This analysis from the Commonwealth Fund illustrates the contradiction between the business motives of health insurers and positive healthcare outcomes. While Obamacare raised the number of people who have health insurance, half of the nation still isn’t ‘effectively’ insured— it can’t afford healthcare. Handing health insurers a boatload of additional revenue to see only a tiny benefit— in the midst of the wholesale public health calamity described here, illustrates the point that health insurance isn’t healthcare.

Within the neoliberal frame of making government ‘run like a business,’ the large expenditure on Obamacare bought only a minor benefit. In neoliberal terms, the program is a failure. Furthermore, the logic of privatization— of handing the provision of public goods like healthcare to private corporations, is that they are more efficient than government. However, the U.S. had the worst healthcare outcomes amongst rich nations at the highest price before Obamacare was passed. And this is still true a decade after it was passed. 

In terms of healthcare politics, the tiny benefit from the large Federal expenditure will eventually be used to claim that the Federal government is less efficient than the so-called private sector. Understand, on its own, the private sector created the most expensive healthcare system amongst rich nations with the worst healthcare outcomes. The motivating logic of Obamacare was that adding market features would lower costs while improving outcomes. To date, a main outcome has been higher payfor health insurance executives.

The U.S. was in a full-blown public health crisis before the Covid-19 pandemic hit. As measured by excess deaths, death rates over and above a benchmark composed of Canada, France, Germany and the U.K, about five million Americans died unnecessarily in the first two decades of the twenty-first century. According to the NAS (National Academy of Sciences), there were as many excess deaths in 2017—two years after Obamacare was implemented, as died from Covid-19 in 2020.

As stated above, the U.S. experienced one million excess deaths between the time that Obamacare was implemented in 2015 and when the OECD data ends in 2017. One million more people died unnecessarily between 2017 and the end of 2020 (per NAS). So, while demands for accountability from politicians for their failures to act in the Covid-19 pandemic are not only reasonable but necessary, demanding accountability for the failures of Obamacare have a higher likelihood of yielding beneficial results in terms of public policy.

Graph: life expectancy is the flip side of death rates. Illustrated above is that income determines life expectancy in rank order. The rich live ten years longer than the poor. That the rich receive more healthcare than the poor is a major source of this relative longevity. Alternatively, the poor in the U.S. are being ‘passively’ exterminated through inadequate healthcare. The slopes of the longevity curves relative to the excess deaths illustrated above (top graph) is a function of absolute versus relative measures. Excess deaths are a relative measure. Source:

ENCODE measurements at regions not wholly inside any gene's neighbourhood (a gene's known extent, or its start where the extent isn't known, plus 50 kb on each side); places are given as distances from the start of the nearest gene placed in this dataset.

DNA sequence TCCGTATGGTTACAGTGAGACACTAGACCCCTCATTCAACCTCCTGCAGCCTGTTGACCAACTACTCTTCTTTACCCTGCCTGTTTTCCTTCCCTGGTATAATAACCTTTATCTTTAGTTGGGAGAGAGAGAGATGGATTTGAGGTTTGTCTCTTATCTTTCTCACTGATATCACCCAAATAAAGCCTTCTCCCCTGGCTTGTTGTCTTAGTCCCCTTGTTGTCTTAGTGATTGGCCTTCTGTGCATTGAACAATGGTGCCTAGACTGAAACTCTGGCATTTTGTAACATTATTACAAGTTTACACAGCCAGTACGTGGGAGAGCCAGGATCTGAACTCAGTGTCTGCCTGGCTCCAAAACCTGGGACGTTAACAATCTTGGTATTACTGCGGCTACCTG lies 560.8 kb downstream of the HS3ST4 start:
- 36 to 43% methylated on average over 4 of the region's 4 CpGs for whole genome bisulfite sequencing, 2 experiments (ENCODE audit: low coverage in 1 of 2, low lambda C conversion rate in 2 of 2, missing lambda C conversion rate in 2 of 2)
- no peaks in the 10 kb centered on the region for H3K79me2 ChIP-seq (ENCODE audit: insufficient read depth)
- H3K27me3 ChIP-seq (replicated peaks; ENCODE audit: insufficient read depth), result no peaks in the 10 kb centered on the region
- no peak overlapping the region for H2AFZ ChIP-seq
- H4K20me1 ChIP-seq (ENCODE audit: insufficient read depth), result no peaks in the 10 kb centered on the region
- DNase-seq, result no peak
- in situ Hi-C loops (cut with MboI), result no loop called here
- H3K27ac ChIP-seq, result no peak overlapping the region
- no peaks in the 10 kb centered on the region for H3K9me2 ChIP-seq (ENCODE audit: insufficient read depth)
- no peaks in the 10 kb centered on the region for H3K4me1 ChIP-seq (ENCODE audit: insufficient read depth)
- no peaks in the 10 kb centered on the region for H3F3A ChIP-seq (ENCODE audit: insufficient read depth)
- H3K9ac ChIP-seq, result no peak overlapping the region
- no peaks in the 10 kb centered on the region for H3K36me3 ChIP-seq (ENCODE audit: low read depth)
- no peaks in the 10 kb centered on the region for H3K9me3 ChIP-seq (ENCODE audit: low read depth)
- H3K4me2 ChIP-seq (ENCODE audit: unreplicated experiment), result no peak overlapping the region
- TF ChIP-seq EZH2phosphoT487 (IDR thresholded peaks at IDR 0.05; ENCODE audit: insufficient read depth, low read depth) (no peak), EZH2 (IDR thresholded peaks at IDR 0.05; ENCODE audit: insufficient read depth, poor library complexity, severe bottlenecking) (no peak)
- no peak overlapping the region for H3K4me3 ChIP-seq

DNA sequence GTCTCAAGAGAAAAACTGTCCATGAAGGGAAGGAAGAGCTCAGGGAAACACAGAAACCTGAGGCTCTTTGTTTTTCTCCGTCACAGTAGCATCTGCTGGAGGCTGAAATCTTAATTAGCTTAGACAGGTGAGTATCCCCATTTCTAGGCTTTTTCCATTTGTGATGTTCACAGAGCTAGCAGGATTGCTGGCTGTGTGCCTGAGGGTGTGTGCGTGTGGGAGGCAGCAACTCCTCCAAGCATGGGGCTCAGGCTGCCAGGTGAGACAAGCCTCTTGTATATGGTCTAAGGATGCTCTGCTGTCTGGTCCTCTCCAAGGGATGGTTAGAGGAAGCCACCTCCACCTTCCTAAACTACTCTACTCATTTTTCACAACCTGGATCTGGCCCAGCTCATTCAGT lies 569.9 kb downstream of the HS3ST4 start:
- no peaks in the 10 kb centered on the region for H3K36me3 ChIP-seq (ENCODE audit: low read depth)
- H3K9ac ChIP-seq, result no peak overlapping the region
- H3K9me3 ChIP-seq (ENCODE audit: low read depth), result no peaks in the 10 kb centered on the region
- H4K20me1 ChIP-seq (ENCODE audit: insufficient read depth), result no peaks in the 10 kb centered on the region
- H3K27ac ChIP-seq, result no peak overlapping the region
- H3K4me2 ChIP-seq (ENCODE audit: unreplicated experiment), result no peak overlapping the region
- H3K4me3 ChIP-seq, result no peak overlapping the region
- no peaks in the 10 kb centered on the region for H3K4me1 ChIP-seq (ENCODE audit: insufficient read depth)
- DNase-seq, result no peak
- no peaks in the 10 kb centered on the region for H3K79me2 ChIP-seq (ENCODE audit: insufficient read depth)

To tie this together, Obamacare appears to have produced a small benefit in terms of healthcare outcomes within a larger trajectory of rising excess deaths. In claiming the small benefit, Obamacare supporters share the neoliberal premise that five million excess deaths aren’t within the purview of the healthcare system. These deaths weren’t even visible to the U.S. healthcare system because no one was paid to see them. Contrast this with the public health view that the mandate of the healthcare system is to keep people healthy. 

To repeat, the central rationale of neoliberalism is that the private provision of public goods is efficient. But the way that this efficiency is demonstrated is always theoretical. If it is assumed that the purview of healthcare is that which is covered by health insurers, then everything that isn’t covered by health insurers— like the deaths of five million people in the U.S. since 2003, isn’t within the purview of healthcare outcomes. As the graph above illustrates, it is mostly poor and working people who are doing the dying.

These perverse incentives apply to politicians as well. Writer David Sirota recently made the point that when Barack Obama handed large amounts of Federal money to the people on Wall Street who wrecked the economy in 2008, he was rewarding his campaign contributors. Wall Street contributed half of all of the campaign contributions that Mr. Obama received in his first presidential bid. Healthcare-related interests likewise contributed one-quarter of Mr. Obama’s 2008 campaign haul. And they were rewarded with Obamacare.